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Resolutions and Rules for 2014

All ritual and routine of New Year’s Day aside, I ran across a few notes I jotted down sometime last year.  They were the “5 Rules of File Conversion.”  I don’t remember who wrote the original information – it might have been Joel Friedlander, but I’m not sure, so if the author of same happens to read this, let me know, and I will certainly post the information and a link to the full article.

Anyway, it dawns on me that these 5 Rules apply to Life in General:

1.  Garbage in, garbage out.  How true, how true!  If we ingest anything bad for us, whether food or information, it always comes back to haunt us.  Bad food impairs our health, turns into fat or artery-choking plaque, or escapes as noisome by-products (TMI).  Bad intel poisons our minds, and we regurgitate it to everyone we meet.  Humiliation usually follows both of these behaviors.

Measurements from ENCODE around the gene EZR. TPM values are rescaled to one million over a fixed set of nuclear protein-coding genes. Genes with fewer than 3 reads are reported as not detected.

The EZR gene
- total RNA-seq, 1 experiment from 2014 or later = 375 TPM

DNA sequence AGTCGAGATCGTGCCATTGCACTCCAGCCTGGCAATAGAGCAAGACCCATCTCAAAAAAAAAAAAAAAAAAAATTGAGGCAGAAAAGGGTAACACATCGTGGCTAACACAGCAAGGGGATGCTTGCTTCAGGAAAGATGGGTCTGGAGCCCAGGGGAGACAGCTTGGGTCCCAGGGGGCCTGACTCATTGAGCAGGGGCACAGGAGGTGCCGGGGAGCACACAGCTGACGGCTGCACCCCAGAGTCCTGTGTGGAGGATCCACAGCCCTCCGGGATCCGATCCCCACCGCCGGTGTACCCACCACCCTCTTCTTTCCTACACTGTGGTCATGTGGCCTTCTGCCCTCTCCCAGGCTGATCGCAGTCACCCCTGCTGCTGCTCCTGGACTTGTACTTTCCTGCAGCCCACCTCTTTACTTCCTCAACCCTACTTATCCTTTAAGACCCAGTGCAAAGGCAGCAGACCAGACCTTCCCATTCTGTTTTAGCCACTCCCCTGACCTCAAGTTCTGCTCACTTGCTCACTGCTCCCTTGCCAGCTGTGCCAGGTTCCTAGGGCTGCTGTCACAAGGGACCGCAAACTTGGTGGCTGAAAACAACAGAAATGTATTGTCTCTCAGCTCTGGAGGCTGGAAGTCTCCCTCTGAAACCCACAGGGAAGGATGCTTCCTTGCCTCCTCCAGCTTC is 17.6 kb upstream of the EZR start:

2.  Establish business rules.  This is having guidelines for daily living:  setting routines, schedules, and all other such mundane actions that help regulate sanity and enable us to handle the daily grind.

3.  Know your content.  Okay, so how well do you know yourself and your life?  Really?  Take stock of yourself and make sure you are, as Thoreau put it, living authentically.  Don’t try to pass yourself off as something you’re not, and, as per Rule No. 1, don’t pass along garbage.

4.  Have a plan.  Goals are wonderful things, but how are you going to achieve them? Make yourself a realistic road map.  The way-points are the small goals, the ones you know for certain you can reach, with the huge astronomical goal at the end.  It will take a while to reach that one, so you need rest stops along the way.